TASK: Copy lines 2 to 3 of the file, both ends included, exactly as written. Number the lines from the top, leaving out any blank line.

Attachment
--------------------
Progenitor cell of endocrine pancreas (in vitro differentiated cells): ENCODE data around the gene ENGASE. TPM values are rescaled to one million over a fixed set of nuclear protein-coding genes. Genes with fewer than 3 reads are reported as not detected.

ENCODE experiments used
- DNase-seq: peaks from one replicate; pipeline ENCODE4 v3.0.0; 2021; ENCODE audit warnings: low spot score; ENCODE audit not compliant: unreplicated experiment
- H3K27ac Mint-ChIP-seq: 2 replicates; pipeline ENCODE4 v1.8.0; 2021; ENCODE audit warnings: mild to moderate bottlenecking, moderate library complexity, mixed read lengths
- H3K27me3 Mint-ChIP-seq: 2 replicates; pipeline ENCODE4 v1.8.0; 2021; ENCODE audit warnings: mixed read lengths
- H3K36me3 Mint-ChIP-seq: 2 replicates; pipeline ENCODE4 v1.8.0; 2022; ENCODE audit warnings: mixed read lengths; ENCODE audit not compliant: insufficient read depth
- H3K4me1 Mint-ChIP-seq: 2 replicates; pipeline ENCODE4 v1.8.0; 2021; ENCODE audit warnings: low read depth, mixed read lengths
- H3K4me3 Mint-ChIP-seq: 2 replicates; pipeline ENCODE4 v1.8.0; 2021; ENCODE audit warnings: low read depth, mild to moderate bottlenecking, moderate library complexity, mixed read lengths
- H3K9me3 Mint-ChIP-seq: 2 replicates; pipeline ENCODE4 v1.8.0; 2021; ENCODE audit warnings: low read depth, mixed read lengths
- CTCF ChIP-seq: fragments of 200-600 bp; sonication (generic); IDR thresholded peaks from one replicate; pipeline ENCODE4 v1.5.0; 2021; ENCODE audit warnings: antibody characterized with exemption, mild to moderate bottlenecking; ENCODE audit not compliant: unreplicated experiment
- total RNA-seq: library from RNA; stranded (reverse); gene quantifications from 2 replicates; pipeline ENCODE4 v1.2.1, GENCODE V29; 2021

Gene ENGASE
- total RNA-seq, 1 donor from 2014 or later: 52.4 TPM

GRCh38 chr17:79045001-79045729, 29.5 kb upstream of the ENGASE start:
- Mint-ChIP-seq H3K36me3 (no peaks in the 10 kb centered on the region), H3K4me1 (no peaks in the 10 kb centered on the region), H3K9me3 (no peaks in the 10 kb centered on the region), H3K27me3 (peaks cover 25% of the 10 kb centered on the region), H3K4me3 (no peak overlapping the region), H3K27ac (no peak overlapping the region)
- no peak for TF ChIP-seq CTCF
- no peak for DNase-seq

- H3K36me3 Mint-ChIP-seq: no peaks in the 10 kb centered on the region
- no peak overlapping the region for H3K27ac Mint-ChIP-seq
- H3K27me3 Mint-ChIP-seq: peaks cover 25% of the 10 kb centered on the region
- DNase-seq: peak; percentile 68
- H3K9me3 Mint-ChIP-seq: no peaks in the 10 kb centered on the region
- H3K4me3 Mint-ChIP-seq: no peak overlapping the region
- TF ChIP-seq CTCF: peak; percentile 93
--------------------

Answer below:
ENCODE experiments used
- DNase-seq: peaks from one replicate; pipeline ENCODE4 v3.0.0; 2021; ENCODE audit warnings: low spot score; ENCODE audit not compliant: unreplicated experiment